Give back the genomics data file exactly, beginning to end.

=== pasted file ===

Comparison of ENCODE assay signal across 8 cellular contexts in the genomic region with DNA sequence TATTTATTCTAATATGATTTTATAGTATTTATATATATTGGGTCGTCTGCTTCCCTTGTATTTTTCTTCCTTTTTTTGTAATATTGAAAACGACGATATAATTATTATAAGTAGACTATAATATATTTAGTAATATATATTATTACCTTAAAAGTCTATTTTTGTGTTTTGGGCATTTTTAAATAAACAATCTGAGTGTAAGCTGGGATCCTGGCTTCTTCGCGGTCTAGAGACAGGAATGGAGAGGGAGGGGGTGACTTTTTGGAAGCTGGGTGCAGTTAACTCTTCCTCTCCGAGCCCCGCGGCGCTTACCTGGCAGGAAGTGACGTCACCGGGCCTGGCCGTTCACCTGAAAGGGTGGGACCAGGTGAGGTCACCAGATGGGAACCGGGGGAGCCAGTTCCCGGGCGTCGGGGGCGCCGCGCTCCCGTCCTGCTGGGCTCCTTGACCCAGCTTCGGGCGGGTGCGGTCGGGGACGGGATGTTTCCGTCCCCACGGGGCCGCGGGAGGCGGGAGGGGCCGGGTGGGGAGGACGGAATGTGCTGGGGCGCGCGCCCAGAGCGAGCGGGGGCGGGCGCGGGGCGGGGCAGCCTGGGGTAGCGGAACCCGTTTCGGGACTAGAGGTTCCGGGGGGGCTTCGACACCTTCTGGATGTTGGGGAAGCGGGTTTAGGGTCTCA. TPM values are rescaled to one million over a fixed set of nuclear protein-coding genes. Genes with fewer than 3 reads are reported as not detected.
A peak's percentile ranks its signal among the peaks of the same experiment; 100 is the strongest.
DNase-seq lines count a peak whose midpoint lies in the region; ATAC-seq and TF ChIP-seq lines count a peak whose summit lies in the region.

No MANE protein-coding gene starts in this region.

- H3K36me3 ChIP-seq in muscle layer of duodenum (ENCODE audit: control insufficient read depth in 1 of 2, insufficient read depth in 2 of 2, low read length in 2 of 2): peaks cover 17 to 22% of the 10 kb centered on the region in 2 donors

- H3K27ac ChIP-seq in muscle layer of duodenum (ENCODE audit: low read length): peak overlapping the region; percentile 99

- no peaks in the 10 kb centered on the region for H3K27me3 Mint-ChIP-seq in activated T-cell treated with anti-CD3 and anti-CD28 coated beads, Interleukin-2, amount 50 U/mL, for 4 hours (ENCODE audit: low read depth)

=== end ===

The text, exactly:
Comparison of ENCODE assay signal across 8 cellular contexts in the genomic region with DNA sequence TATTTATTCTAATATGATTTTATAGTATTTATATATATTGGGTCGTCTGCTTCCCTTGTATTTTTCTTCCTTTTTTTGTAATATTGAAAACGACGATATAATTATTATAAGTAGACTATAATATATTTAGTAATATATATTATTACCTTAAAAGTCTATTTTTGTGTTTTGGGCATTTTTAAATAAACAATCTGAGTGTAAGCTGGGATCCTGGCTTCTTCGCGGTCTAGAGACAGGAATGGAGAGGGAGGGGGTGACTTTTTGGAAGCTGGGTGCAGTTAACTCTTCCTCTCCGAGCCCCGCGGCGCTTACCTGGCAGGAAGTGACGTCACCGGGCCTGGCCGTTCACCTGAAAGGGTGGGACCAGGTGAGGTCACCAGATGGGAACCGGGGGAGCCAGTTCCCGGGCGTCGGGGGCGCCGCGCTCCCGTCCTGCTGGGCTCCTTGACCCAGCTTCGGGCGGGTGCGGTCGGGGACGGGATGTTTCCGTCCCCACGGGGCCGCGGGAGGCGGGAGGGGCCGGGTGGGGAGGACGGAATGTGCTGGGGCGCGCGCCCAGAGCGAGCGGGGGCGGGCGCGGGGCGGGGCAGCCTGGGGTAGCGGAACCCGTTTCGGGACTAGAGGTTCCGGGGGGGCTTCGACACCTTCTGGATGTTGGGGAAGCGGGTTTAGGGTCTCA. TPM values are rescaled to one million over a fixed set of nuclear protein-coding genes. Genes with fewer than 3 reads are reported as not detected.
A peak's percentile ranks its signal among the peaks of the same experiment; 100 is the strongest.
DNase-seq lines count a peak whose midpoint lies in the region; ATAC-seq and TF ChIP-seq lines count a peak whose summit lies in the region.

No MANE protein-coding gene starts in this region.

- H3K36me3 ChIP-seq in muscle layer of duodenum (ENCODE audit: control insufficient read depth in 1 of 2, insufficient read depth in 2 of 2, low read length in 2 of 2): peaks cover 17 to 22% of the 10 kb centered on the region in 2 donors

- H3K27ac ChIP-seq in muscle layer of duodenum (ENCODE audit: low read length): peak overlapping the region; percentile 99

- no peaks in the 10 kb centered on the region for H3K27me3 Mint-ChIP-seq in activated T-cell treated with anti-CD3 and anti-CD28 coated beads, Interleukin-2, amount 50 U/mL, for 4 hours (ENCODE audit: low read depth)